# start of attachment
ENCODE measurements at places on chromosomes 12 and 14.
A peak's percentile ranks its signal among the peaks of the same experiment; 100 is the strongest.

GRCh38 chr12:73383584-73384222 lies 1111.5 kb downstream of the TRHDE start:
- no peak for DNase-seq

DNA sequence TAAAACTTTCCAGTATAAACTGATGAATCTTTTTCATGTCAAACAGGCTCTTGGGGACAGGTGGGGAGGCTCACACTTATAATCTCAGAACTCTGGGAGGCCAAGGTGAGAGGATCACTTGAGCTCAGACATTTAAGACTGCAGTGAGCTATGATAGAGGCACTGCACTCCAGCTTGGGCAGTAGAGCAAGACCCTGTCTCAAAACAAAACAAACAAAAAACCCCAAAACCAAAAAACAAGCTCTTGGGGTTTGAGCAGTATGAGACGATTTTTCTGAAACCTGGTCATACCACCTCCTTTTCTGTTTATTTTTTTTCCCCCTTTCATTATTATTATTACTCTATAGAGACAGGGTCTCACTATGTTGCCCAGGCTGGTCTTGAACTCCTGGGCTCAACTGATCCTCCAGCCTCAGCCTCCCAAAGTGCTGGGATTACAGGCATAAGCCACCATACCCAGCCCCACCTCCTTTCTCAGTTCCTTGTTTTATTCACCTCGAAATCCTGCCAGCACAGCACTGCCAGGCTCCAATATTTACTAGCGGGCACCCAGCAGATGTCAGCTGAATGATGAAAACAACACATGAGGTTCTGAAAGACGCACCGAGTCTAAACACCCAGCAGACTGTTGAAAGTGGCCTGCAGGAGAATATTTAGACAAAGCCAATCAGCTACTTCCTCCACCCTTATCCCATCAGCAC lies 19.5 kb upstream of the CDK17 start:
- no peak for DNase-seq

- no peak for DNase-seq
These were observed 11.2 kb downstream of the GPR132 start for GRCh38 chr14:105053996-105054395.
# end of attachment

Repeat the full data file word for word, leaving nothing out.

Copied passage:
ENCODE measurements at places on chromosomes 12 and 14.
A peak's percentile ranks its signal among the peaks of the same experiment; 100 is the strongest.

GRCh38 chr12:73383584-73384222 lies 1111.5 kb downstream of the TRHDE start:
- no peak for DNase-seq

DNA sequence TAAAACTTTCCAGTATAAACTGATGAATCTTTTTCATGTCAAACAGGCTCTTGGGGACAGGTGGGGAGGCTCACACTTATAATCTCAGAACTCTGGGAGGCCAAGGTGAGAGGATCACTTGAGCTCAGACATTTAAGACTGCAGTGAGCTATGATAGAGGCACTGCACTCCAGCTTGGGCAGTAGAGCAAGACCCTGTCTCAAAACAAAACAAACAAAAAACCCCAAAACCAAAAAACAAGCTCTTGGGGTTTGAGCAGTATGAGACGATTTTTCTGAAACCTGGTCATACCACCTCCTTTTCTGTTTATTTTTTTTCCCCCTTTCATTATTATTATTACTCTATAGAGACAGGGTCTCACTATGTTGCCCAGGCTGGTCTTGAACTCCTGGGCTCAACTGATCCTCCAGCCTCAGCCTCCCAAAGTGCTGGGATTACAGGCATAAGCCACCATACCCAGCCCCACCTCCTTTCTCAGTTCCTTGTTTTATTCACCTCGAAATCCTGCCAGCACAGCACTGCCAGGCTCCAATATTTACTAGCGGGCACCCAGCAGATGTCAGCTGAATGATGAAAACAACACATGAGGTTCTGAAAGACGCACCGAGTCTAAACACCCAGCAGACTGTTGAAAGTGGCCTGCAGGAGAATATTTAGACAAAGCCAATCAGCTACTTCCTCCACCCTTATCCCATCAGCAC lies 19.5 kb upstream of the CDK17 start:
- no peak for DNase-seq

- no peak for DNase-seq
These were observed 11.2 kb downstream of the GPR132 start for GRCh38 chr14:105053996-105054395.